The Te Deum, Part II

Herr Gott, dich loben wir

Today we'll take a moment to see how Bach uses Luther's of this hymn in one of his cantatas.

The Te Deum Laudaumus is a solid exposition of God's grace, mercy, and power, placing our faith, hope, and trust, for salvation in the hands of the Holy Trinity--Father, Son, and Holy Ghost:

The Father of an infinite majesty; Thine adorable true and only Son;
also the Holy Ghost, the Comforter.

Because of its strength, the text has been set by various composers over the centuries. In our liturgy, when we sing the Te Deum we join Christians for the past ~2000 years as well as the heavenly choir in praising our God. The hymn is also confessional and educational--reminding us of God's majesty, our sin and despair, and Christ's redemptive work.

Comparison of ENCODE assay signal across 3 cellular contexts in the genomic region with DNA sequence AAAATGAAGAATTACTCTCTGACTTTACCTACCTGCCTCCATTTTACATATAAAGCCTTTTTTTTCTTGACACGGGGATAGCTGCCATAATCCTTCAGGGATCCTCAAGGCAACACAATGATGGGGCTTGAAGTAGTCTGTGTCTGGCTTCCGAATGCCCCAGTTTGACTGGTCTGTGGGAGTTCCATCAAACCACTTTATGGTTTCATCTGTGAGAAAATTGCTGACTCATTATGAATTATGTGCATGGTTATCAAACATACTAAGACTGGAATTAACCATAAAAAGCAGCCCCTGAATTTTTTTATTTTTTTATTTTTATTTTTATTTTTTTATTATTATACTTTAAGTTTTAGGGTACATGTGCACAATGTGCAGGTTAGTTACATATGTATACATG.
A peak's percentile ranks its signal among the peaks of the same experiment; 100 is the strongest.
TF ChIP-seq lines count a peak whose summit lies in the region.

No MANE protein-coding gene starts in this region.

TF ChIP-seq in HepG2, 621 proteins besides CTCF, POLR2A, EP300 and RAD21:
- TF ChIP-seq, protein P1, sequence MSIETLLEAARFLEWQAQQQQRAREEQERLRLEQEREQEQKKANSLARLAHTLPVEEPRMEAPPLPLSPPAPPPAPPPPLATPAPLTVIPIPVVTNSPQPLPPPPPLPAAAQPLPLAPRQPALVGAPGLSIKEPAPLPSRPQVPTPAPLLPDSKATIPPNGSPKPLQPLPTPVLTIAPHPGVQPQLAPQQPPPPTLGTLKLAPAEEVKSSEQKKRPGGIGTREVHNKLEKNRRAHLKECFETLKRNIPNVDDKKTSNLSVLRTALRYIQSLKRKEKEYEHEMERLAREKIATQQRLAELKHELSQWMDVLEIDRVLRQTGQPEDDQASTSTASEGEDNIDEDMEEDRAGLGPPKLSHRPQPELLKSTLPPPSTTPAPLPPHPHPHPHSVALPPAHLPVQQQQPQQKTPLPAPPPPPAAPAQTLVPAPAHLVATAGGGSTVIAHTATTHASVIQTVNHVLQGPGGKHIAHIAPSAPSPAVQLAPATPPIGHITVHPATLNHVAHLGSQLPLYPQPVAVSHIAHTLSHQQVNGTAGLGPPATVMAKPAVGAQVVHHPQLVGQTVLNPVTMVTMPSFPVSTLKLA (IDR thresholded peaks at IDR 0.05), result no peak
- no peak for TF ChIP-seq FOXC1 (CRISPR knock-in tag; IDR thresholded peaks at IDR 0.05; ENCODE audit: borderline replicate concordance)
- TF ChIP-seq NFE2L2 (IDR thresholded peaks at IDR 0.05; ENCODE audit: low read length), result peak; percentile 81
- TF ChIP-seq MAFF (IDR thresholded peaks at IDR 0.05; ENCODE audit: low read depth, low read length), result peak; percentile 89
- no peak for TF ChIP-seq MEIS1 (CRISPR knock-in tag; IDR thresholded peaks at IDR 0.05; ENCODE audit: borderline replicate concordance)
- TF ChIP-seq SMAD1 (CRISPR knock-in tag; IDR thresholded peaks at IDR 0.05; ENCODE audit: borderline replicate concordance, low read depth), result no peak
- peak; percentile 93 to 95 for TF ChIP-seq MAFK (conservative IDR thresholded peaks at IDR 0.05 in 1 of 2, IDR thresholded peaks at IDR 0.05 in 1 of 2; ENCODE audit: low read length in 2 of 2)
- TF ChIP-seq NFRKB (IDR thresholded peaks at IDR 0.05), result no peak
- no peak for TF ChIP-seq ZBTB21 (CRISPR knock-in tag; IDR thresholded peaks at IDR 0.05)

In Bach's catalog, it appears in several places (cantatas BWV 16, 119, 120, 19/190a).

In BWV 16 (composed for the celebration of Christ's circumcision), the first four lines of the hymn (the cantus firmus -- Luther's melody) are presented in augmentation (rhymically elongated) in the Soprano, while the other three voices enter imitatively/contrapuntally.

Herr Gott, dich loben wir,
Herr Gott, wir danken dir.
Dich, Gott Vater in Ewigkeit,
Ehret die Welt weit und breit.

(We praise Thee, O God; we acknowledge Thee to be the Lord. All the earth doth worship Thee, the Father everlasting.)

See the complete text (Latin, German, English) at:

Time to Listen!

Please take a moment and enjoy this brief movement--and the entire cantata!

Youtube video: